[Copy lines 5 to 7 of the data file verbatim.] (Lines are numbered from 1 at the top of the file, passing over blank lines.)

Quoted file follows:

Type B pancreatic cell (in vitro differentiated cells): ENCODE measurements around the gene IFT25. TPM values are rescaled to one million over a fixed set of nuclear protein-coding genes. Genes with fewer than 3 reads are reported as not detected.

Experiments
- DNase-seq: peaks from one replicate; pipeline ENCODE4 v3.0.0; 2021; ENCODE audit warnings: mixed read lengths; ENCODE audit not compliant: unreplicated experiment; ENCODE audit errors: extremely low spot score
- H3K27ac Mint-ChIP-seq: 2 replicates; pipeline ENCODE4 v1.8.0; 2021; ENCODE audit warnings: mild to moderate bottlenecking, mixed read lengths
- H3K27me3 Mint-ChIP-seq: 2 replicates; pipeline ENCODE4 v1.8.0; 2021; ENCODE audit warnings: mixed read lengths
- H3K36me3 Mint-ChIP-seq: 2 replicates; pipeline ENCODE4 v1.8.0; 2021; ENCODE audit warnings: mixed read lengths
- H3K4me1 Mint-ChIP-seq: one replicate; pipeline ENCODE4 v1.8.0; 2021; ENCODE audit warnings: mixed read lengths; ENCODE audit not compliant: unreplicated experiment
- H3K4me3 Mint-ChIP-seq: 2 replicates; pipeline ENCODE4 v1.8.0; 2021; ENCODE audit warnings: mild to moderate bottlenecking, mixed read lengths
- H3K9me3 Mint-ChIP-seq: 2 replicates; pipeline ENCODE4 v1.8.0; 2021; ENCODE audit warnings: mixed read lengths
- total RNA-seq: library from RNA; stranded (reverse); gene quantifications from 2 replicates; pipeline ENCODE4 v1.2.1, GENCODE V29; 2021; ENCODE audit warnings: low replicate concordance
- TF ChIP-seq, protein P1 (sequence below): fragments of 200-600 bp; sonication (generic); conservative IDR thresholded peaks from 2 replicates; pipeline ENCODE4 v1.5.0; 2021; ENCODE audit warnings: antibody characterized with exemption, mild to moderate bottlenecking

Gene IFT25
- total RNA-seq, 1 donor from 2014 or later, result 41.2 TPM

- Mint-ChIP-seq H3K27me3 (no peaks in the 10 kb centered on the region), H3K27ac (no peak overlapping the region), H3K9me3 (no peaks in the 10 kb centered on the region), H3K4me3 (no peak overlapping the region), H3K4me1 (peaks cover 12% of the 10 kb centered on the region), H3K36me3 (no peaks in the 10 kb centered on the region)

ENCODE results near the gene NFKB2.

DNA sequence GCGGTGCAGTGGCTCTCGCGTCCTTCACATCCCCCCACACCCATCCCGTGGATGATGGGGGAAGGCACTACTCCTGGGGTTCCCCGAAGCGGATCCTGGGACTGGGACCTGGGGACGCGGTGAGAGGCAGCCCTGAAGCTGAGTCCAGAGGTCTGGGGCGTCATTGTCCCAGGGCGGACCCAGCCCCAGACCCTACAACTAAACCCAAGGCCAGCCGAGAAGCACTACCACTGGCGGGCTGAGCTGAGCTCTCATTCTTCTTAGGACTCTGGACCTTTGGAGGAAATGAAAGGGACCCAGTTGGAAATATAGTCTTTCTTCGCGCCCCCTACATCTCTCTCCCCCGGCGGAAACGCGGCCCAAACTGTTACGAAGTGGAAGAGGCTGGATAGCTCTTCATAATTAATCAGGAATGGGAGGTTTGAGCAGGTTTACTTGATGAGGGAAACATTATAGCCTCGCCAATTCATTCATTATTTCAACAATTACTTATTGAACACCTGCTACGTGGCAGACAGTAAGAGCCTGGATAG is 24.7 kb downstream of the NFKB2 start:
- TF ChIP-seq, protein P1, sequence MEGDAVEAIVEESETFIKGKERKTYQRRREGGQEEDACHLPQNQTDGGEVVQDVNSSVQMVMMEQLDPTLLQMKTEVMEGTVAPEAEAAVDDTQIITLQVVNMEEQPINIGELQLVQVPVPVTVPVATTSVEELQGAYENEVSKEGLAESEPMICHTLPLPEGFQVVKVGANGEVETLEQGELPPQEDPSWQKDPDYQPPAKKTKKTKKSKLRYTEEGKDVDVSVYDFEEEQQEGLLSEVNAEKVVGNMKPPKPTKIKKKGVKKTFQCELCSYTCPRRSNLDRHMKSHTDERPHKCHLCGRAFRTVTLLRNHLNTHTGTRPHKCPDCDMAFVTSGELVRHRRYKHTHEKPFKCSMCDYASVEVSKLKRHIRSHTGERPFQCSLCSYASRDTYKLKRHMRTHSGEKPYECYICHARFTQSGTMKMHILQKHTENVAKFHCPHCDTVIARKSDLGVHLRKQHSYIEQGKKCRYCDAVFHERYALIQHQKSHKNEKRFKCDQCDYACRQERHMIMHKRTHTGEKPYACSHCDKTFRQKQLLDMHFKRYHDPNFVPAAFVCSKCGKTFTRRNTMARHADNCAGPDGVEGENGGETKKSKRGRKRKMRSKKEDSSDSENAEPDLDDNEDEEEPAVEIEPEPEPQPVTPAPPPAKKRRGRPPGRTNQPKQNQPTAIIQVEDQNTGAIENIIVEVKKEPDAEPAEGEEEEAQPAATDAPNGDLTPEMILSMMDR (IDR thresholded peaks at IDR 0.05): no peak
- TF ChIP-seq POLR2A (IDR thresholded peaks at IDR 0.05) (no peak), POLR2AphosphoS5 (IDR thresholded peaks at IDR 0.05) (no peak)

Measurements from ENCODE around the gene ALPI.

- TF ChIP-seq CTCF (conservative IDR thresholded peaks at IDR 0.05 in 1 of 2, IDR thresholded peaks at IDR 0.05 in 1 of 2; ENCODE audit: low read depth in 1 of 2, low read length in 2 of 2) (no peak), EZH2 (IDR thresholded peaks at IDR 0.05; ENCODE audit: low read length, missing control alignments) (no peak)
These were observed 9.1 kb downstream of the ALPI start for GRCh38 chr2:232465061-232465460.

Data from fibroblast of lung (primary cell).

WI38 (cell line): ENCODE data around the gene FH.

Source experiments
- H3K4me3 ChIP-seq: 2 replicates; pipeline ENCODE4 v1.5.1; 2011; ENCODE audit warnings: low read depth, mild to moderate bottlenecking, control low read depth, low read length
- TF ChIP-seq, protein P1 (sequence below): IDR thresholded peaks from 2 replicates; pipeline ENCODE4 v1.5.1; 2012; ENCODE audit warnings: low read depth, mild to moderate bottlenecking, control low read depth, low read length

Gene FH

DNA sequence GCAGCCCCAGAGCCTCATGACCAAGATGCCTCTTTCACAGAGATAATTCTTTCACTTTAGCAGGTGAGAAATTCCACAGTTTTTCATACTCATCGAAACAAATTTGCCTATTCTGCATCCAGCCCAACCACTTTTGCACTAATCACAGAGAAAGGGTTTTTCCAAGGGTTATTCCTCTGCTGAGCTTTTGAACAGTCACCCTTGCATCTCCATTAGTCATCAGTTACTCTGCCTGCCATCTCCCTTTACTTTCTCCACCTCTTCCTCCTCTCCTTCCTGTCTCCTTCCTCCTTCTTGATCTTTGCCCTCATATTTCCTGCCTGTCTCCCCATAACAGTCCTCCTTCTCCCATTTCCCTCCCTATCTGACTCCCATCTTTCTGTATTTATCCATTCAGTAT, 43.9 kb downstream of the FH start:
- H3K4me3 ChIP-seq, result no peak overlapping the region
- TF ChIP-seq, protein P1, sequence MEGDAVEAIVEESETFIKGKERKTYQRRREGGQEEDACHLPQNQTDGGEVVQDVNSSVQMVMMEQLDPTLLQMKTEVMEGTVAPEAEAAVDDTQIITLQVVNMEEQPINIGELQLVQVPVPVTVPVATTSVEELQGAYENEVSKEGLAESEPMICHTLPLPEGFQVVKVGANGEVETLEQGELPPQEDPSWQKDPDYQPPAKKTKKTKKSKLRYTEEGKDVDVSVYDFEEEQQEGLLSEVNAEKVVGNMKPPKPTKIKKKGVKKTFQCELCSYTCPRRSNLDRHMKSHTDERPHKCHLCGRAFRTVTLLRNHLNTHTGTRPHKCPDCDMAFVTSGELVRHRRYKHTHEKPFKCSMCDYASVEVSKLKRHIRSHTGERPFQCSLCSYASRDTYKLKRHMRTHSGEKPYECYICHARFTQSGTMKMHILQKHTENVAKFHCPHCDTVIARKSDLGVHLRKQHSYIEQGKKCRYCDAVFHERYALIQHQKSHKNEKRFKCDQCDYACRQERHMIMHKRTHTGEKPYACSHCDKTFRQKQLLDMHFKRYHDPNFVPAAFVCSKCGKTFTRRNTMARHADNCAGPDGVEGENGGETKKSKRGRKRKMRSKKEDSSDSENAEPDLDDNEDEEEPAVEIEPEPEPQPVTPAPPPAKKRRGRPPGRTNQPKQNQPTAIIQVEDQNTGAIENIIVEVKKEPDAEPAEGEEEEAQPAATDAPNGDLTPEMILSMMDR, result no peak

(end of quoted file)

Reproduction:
- H3K27me3 Mint-ChIP-seq: 2 replicates; pipeline ENCODE4 v1.8.0; 2021; ENCODE audit warnings: mixed read lengths
- H3K36me3 Mint-ChIP-seq: 2 replicates; pipeline ENCODE4 v1.8.0; 2021; ENCODE audit warnings: mixed read lengths
- H3K4me1 Mint-ChIP-seq: one replicate; pipeline ENCODE4 v1.8.0; 2021; ENCODE audit warnings: mixed read lengths; ENCODE audit not compliant: unreplicated experiment